### Theory:

Interest is the amount of money that is paid for the use of borrowed money.
Let a person '$$A$$' borrows some money from '$$B$$' for a certain period of fixed time at a fixed rate, then '$$A$$' will pay the borrowed money along with the additional money, which is called interest.

There are two types of interest:
1. Simple interest
2. Compound interest.
In this chapter, we are going to learn about Simple interest ($$I$$). Before that, we should learn some basic terms deals with interest.
• Principal
• Amount
• Time
Principal $$(P)$$:
The money borrowed or lend out for a certain period is called the "principal" or the "sum".
Amount $$(A)$$:
• The sum of the interest and principal is called the amount.
• $$\text{Amount (A)} =$$ $$\text{Principal (P)} +$$ $$\text{Interest (I)}$$.
Time $$(n)$$:
The duration of the period for which the money is borrowed is called the time.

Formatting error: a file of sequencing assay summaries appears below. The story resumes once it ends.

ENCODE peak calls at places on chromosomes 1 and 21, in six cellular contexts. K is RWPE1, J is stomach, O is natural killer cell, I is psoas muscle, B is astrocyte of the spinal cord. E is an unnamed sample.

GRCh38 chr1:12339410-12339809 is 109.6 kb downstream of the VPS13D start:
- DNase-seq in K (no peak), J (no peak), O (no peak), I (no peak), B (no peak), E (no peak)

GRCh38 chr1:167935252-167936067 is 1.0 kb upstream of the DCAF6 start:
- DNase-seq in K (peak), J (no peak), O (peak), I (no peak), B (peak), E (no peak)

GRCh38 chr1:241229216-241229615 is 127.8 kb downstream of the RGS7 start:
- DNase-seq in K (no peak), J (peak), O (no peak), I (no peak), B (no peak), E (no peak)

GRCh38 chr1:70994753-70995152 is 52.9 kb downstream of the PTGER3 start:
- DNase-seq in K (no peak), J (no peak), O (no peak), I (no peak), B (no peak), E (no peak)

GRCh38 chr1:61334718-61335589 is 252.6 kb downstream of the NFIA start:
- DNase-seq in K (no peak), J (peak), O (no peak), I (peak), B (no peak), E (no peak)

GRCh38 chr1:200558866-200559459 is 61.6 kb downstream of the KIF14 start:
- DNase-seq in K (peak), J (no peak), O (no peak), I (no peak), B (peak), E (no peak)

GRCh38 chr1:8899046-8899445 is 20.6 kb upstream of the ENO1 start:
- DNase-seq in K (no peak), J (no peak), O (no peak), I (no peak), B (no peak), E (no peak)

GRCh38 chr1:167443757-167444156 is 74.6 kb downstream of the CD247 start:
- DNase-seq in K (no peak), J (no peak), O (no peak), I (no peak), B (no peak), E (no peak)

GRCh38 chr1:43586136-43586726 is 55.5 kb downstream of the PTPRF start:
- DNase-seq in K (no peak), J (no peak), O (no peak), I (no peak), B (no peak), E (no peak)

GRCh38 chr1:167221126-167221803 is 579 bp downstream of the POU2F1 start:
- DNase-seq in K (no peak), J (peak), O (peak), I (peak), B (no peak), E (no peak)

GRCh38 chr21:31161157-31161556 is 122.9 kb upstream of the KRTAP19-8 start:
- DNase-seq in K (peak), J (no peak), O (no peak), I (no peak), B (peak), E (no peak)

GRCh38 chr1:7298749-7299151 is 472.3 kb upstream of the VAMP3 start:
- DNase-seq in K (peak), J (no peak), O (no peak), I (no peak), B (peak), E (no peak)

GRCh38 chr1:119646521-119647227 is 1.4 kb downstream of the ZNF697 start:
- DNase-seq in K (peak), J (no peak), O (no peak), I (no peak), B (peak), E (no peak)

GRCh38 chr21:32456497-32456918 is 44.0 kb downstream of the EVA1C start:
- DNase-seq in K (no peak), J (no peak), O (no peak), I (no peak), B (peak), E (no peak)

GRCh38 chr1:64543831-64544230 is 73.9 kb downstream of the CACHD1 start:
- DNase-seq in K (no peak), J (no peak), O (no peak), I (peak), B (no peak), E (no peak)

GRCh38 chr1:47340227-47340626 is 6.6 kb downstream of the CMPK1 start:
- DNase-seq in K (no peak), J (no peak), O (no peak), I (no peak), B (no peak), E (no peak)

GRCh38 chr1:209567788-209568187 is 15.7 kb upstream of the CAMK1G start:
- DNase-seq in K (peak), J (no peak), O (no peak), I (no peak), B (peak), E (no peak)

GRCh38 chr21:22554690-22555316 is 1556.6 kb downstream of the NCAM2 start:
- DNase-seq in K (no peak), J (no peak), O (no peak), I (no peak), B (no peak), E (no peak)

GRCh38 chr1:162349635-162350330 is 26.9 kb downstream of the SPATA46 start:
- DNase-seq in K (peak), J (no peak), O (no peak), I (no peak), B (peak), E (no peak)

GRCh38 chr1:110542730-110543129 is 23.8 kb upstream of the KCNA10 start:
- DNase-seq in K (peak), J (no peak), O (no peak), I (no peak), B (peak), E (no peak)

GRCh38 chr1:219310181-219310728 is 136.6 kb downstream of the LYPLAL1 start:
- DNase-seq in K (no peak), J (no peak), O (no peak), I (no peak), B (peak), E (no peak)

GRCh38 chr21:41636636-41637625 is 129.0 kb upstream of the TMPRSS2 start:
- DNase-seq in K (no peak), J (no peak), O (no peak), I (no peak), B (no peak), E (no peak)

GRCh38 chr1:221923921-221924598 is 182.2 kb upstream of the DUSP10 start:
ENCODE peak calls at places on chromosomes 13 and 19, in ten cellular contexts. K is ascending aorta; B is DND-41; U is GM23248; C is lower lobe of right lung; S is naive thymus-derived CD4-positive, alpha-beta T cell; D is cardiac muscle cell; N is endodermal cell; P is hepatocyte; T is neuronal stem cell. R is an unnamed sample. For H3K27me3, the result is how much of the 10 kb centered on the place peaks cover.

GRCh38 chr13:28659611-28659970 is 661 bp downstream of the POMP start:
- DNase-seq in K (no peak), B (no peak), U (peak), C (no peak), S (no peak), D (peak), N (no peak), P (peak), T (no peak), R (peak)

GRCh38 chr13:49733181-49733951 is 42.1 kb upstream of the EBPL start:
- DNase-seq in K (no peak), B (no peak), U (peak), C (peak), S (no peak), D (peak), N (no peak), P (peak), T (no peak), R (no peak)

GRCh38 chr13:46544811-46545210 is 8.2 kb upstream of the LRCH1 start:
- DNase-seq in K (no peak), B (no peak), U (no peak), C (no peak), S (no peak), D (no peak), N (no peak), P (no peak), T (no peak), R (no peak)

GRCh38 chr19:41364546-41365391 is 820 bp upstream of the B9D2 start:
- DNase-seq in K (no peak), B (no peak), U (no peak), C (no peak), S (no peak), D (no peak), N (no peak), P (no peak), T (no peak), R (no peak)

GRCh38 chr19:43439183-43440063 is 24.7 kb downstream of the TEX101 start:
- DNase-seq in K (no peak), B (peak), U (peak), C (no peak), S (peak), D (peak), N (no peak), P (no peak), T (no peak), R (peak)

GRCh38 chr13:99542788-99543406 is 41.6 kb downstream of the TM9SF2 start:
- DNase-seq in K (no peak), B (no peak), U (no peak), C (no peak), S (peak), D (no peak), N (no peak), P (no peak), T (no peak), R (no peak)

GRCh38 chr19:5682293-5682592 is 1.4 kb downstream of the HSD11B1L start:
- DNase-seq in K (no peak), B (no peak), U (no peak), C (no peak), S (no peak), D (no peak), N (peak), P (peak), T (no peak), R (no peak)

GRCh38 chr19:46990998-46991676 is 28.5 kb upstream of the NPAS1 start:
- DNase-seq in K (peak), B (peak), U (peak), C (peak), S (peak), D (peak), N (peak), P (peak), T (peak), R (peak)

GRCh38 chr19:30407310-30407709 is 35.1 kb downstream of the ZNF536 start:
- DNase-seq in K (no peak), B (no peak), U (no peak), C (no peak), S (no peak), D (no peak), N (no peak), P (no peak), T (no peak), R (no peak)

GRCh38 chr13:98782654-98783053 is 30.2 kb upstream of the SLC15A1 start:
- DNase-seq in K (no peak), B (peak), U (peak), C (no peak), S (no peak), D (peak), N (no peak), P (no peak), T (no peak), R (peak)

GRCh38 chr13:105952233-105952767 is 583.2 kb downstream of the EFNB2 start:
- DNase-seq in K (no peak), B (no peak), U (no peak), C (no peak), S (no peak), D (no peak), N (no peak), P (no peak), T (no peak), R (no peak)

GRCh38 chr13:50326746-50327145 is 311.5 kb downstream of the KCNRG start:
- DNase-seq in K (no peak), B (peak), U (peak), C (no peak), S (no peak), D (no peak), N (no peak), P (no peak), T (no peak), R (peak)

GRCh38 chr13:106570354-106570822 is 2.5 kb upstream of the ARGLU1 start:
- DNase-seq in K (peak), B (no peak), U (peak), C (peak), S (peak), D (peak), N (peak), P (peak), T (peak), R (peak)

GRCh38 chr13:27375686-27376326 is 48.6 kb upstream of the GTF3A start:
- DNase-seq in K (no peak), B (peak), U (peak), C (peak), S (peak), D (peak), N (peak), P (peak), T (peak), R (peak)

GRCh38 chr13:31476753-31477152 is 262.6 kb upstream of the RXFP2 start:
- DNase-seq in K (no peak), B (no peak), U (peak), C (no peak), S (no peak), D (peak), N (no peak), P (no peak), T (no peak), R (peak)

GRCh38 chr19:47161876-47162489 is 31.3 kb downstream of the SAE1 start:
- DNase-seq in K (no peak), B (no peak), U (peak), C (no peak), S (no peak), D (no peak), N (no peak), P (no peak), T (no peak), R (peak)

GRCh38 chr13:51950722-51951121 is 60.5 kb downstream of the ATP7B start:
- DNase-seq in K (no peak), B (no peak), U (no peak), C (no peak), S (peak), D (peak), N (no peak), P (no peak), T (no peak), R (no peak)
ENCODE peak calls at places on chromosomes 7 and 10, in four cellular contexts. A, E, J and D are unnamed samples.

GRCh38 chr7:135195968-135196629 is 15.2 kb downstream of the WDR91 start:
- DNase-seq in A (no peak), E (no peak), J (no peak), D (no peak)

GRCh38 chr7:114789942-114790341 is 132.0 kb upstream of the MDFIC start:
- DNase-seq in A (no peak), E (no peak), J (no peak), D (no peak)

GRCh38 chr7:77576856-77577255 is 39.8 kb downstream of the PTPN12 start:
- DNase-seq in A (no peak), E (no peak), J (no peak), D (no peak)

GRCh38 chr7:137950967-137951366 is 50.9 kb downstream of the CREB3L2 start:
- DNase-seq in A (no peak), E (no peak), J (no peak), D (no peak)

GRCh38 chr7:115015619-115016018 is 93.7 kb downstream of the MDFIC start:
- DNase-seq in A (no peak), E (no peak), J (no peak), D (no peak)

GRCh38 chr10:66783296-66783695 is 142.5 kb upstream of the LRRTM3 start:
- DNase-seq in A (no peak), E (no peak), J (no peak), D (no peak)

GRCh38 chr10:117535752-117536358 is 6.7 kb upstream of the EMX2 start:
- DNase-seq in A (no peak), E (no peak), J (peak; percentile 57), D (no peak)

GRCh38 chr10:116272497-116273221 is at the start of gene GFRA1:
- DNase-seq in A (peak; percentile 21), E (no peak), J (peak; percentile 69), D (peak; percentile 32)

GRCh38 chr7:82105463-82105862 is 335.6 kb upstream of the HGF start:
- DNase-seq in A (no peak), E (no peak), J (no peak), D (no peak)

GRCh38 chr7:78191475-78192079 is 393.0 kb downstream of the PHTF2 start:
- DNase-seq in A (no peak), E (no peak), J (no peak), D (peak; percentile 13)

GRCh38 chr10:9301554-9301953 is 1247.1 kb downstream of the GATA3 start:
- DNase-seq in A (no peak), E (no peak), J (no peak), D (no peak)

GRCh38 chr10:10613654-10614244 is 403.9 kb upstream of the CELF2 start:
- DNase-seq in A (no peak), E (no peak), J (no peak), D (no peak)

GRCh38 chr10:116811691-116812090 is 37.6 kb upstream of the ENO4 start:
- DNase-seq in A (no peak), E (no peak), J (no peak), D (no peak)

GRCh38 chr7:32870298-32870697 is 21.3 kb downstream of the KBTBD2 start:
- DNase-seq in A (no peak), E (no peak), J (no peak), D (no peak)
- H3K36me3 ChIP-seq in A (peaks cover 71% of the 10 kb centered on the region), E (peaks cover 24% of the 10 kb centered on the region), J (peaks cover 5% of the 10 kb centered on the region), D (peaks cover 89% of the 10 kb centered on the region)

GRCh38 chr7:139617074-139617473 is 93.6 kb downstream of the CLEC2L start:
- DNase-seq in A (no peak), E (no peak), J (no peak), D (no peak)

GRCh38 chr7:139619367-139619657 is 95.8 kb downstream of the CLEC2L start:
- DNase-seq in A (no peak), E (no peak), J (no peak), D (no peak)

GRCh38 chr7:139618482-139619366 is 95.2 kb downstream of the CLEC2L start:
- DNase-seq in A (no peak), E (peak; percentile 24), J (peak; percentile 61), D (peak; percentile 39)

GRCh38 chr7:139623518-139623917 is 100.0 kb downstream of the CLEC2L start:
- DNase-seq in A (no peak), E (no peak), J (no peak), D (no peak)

Rate Interest per Annum $$(r)$$:
If interest is payable yearly for every $$100$$ rupees, then it is called rate per cent per annum. Rate is denoted by $$(r)$$, and rate percentage is denoted by $\frac{r}{100}=r\phantom{\rule{0.147em}{0ex}}%$.

Interest is generally given in per cent for $$1$$ year per annum. Suppose the bank gives an amount of $$₹100$$ at an interest rate of $$₹$$8, it is written as 8$$\%$$ per year or per annum or in short 8$$\%$$ p.a. (per annum).

It means on every $$₹100$$ borrowed, $$₹$$8 is the required interest to be paid for every one year.
Example:
Vijay takes a loan of $$₹$$20000 at 3$$\%$$ per year as the rate of interest. Let us find the amount he has to pay at the end of $$1$$ year.

Sum borrowed $$= ₹$$20000.

Rate of interest $$=$$ 3$$\%$$ per year.

This means if $$₹100$$ is borrowed, he has to pay $$₹$$3 as interest. So, for the borrowed amount of $$₹$$20000, the interest for one year would be:

$\frac{3}{100}×20000$ $$= ₹$$600.

So, at the end of $$1$$ year, Vijay has to give an amount, which is the sum of principal and interest.

That is $$A = P + I = ₹$$$20000+600$ $$= ₹$$20600.